“Tablets and laptops have their educational virtues,” says Annahita Ball, an assistant professor in the University at Buffalo School of Social Work.
However, her recent studies in educational justice and school social work concludes that these virtues also have limitations. Her research shows that there is a reduction of academic motivation in technology-based interventions.
"You can't simply throw technology at kids and expect positive outcomes," says Ball. "The critical piece for me is not about being anti-technology, but to emphasize that even with, or especially with, technology, schools must work on the interpersonal things that happen in schools.”
There are several factors to consider when examining how technology incorporates with early and diverse learning.
"Schools are communities and we should find ways to help teachers understand how technology plays into the classroom; help kids use it in ways that facilitates their learning; and then help parents understand how to work with their kids."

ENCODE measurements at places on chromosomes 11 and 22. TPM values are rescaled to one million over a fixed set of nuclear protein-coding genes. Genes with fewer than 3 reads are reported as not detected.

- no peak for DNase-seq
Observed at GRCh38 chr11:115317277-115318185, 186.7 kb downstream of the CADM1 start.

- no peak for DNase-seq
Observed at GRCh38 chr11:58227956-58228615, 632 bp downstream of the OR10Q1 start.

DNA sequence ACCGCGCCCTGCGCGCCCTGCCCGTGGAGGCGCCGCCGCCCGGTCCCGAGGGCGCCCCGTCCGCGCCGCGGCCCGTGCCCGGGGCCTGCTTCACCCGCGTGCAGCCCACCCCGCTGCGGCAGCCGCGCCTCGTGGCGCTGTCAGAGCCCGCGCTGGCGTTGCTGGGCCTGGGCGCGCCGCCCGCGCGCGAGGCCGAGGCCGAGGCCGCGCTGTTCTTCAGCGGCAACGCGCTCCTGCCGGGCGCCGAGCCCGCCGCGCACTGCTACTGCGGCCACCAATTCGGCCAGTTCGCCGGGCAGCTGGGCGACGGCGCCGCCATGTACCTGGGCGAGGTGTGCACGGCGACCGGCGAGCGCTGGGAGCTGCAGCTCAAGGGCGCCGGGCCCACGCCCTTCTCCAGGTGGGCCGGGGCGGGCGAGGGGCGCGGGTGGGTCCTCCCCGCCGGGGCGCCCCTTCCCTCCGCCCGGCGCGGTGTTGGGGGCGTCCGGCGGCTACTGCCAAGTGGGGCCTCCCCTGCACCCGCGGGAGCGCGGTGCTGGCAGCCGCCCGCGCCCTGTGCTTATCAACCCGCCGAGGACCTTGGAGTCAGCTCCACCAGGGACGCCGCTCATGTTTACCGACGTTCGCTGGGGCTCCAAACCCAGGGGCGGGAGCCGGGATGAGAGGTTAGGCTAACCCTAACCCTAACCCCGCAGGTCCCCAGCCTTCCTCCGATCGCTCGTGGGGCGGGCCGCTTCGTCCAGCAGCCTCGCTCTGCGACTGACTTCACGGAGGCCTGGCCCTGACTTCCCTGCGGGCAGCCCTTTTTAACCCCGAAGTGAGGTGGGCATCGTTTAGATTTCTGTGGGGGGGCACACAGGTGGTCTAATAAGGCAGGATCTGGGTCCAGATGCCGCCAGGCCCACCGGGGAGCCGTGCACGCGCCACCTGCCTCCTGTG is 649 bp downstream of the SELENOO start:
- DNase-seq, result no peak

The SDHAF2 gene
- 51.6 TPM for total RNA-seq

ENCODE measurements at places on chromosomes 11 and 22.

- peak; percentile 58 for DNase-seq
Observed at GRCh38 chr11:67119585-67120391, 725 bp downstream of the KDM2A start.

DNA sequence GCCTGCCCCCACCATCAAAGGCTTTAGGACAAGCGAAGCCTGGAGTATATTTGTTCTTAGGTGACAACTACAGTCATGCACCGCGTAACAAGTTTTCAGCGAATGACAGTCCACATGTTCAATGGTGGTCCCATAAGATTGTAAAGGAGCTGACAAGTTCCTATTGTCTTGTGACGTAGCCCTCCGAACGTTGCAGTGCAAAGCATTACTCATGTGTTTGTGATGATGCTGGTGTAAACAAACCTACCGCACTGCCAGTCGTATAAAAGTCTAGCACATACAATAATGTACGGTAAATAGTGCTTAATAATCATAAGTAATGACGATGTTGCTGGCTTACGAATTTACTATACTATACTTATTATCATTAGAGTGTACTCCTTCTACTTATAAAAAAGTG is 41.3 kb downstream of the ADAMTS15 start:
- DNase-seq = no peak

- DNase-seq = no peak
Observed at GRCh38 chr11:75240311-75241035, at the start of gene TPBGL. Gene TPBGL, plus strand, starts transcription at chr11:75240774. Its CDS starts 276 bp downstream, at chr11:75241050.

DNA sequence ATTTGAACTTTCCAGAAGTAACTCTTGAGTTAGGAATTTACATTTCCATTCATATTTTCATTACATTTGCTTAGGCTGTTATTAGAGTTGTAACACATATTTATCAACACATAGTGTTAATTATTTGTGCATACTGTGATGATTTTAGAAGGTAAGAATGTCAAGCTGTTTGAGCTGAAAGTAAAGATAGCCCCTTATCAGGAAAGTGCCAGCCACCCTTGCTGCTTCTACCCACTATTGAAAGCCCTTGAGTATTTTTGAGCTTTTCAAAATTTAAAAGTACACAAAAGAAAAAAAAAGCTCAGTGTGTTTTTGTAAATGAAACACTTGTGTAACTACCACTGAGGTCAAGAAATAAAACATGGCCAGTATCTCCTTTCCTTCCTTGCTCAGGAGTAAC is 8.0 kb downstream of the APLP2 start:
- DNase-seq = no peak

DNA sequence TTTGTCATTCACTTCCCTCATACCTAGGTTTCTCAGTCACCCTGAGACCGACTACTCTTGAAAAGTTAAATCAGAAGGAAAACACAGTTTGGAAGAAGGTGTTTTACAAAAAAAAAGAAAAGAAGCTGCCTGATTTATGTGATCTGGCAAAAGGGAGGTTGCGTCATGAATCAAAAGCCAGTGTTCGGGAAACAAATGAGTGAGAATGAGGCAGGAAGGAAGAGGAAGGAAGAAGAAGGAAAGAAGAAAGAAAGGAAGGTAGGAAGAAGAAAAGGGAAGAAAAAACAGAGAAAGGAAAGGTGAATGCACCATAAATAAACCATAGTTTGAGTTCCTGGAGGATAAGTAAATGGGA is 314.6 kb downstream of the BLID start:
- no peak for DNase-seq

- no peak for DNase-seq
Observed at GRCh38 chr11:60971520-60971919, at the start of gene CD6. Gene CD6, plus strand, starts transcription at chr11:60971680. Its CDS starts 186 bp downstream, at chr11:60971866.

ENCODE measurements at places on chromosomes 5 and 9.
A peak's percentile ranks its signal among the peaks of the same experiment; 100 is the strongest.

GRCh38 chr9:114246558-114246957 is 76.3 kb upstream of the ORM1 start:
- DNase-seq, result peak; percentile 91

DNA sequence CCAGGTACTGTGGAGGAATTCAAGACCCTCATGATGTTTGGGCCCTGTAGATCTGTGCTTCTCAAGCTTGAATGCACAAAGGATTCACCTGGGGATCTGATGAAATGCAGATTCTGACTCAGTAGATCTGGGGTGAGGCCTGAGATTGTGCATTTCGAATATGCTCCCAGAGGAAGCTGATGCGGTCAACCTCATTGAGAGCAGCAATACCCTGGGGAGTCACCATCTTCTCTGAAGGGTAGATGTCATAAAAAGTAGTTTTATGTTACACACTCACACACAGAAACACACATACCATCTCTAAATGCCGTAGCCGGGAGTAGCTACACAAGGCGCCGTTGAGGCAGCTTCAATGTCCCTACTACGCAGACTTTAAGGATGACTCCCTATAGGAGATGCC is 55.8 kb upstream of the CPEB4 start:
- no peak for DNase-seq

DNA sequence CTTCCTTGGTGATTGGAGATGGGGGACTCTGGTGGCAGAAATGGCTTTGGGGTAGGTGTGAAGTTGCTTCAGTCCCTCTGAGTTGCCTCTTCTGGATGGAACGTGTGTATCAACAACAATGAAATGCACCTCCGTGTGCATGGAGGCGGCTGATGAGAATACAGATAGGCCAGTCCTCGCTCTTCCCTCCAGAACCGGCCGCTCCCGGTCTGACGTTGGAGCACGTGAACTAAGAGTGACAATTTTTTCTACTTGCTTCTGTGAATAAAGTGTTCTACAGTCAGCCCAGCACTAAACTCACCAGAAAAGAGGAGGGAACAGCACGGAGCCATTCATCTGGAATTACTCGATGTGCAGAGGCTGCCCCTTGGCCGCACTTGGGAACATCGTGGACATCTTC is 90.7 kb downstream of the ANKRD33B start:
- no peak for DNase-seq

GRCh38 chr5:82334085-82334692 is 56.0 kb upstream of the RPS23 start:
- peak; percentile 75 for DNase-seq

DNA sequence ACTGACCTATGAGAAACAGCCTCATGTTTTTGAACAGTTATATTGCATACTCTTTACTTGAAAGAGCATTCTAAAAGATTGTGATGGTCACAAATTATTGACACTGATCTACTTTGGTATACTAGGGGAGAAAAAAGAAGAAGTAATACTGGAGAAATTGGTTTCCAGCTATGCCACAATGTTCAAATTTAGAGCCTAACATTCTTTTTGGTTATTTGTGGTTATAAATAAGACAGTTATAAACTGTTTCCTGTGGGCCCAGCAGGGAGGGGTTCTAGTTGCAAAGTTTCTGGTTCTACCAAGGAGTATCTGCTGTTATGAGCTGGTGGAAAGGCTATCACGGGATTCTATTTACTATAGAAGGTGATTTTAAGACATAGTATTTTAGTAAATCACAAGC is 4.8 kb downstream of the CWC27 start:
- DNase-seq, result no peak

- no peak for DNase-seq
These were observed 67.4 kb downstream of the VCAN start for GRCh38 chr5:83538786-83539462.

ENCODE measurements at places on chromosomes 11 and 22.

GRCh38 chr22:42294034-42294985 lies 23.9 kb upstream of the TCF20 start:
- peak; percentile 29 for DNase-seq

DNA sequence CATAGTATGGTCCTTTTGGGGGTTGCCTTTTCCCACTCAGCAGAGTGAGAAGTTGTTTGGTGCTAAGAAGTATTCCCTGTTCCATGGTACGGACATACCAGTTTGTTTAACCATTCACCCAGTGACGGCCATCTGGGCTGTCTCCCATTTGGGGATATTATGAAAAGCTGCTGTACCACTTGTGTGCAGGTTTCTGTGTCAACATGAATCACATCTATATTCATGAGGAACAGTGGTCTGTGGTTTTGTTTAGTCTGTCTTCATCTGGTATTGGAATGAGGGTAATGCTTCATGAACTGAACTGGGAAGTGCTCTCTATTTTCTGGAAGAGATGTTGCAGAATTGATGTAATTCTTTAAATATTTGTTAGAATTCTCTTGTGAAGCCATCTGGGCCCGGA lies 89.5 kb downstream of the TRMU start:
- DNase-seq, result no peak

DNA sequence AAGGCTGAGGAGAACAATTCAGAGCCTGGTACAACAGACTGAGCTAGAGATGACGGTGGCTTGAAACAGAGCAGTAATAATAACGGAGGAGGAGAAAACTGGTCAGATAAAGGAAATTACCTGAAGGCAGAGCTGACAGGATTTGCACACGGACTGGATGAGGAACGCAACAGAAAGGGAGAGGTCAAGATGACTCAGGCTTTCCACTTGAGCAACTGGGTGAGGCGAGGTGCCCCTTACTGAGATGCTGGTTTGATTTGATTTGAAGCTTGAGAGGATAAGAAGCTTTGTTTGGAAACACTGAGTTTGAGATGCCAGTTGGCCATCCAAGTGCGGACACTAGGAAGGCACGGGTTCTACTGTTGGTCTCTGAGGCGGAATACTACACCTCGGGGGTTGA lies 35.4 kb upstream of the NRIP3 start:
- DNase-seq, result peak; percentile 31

Findings were published in the journal Children & Schools and discusses how the broadband gap with tablet users and home Wi-Fi to students in the urban New York State school district affects classroom and parental engagement.
"My focus is family engagement research, so I'm always interested in the ways that families engage with schools and how schools try to engage with families," Ball says. "I'm also interested in changing classroom dynamics to help student-teacher relationships and positive youth development."
Earlier studies suggested that relationship building between families and their children's schools is critical for student motivation.
"These technology programs are being rolled out massively and the evidence on their effects is mixed," says Ball. "Context plays a role, because teachers reported seeing more collaboration among the kids, so there is something that can be leveraged within the learning context to help kids benefit from these tools.
Source: Science Daily